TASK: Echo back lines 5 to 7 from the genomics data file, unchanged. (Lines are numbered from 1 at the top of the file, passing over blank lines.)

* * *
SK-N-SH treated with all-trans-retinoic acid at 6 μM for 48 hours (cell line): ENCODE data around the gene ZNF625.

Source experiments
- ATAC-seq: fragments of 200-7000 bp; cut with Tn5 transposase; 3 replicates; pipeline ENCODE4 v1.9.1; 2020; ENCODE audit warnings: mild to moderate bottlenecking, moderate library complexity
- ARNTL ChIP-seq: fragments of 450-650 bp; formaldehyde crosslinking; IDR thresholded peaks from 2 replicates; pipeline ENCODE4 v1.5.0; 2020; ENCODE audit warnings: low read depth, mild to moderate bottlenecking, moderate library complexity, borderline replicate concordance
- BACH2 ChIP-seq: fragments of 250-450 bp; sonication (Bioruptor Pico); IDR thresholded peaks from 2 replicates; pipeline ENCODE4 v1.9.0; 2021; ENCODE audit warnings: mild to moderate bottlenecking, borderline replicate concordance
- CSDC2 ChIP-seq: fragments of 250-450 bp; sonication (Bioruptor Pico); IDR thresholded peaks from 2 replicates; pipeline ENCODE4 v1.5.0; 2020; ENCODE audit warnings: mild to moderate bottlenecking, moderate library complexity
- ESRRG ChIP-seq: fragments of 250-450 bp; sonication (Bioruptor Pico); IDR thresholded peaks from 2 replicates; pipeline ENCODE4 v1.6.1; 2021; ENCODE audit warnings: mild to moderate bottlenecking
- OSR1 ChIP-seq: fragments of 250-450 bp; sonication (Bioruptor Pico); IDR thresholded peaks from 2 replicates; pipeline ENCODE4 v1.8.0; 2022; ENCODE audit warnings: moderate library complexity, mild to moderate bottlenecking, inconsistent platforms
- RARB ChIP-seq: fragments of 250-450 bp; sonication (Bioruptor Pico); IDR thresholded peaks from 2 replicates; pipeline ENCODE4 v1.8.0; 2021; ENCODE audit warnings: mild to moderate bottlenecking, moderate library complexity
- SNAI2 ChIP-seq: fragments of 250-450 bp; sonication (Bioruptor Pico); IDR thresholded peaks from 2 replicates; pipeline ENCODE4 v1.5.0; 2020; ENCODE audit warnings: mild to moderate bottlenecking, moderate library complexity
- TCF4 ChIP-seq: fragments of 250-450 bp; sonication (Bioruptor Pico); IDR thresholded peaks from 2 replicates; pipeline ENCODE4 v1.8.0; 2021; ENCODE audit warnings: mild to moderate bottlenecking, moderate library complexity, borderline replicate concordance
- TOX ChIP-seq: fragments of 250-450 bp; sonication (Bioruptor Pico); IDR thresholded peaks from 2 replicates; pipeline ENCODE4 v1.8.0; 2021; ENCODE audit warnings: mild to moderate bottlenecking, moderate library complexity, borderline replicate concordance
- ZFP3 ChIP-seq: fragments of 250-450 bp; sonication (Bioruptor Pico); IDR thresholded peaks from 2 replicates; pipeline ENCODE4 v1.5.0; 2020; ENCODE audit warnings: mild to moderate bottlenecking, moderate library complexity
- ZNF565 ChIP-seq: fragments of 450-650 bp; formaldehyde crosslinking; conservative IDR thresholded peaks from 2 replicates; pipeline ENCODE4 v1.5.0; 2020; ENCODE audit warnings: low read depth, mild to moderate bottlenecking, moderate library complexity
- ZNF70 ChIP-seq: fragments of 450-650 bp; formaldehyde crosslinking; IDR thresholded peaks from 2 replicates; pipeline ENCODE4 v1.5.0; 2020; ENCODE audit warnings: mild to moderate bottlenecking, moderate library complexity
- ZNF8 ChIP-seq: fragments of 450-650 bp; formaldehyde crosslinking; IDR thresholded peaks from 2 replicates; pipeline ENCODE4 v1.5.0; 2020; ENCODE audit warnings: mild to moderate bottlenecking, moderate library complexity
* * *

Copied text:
- BACH2 ChIP-seq: fragments of 250-450 bp; sonication (Bioruptor Pico); IDR thresholded peaks from 2 replicates; pipeline ENCODE4 v1.9.0; 2021; ENCODE audit warnings: mild to moderate bottlenecking, borderline replicate concordance
- CSDC2 ChIP-seq: fragments of 250-450 bp; sonication (Bioruptor Pico); IDR thresholded peaks from 2 replicates; pipeline ENCODE4 v1.5.0; 2020; ENCODE audit warnings: mild to moderate bottlenecking, moderate library complexity
- ESRRG ChIP-seq: fragments of 250-450 bp; sonication (Bioruptor Pico); IDR thresholded peaks from 2 replicates; pipeline ENCODE4 v1.6.1; 2021; ENCODE audit warnings: mild to moderate bottlenecking